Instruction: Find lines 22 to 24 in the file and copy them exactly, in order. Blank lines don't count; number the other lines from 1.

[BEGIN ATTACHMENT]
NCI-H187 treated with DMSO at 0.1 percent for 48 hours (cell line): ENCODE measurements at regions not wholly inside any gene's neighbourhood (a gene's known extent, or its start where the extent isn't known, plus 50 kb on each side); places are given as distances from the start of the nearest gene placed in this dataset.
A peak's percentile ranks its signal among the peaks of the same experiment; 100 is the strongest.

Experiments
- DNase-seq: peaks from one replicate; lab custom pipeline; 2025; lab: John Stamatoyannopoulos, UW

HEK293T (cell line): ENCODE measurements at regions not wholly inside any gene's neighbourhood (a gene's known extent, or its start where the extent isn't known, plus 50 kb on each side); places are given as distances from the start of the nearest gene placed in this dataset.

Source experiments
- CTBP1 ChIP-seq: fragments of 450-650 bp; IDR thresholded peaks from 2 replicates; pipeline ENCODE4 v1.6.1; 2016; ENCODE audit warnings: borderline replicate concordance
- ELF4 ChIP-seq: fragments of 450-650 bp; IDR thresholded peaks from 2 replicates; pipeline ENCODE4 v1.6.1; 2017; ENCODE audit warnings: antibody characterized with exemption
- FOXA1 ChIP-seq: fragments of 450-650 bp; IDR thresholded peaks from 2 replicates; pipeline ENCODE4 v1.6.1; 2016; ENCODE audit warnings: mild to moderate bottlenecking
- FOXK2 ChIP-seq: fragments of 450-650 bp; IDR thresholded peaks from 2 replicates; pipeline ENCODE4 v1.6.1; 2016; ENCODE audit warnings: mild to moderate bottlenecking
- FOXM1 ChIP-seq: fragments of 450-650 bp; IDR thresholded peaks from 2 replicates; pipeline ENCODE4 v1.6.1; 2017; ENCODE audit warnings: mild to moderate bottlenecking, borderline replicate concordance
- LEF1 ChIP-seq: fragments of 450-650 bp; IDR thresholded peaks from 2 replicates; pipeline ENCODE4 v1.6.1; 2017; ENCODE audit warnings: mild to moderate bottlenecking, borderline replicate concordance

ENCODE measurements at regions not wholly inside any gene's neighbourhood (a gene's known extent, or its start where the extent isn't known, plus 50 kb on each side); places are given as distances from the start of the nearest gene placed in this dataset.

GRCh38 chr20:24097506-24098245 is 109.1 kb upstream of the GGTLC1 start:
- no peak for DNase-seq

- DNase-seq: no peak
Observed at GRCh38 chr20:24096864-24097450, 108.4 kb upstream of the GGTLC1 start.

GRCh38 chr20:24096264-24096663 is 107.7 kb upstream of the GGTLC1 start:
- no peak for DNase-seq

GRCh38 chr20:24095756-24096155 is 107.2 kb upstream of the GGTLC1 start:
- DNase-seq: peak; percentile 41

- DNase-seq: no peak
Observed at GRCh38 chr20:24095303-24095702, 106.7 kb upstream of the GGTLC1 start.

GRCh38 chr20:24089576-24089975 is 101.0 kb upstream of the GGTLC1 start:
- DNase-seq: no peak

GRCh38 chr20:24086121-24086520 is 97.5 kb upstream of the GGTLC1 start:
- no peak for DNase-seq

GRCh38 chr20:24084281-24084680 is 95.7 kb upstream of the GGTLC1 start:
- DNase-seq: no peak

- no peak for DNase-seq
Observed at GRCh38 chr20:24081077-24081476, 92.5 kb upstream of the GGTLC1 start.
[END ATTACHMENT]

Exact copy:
- DNase-seq: no peak
Observed at GRCh38 chr20:24095303-24095702, 106.7 kb upstream of the GGTLC1 start.

GRCh38 chr20:24089576-24089975 is 101.0 kb upstream of the GGTLC1 start: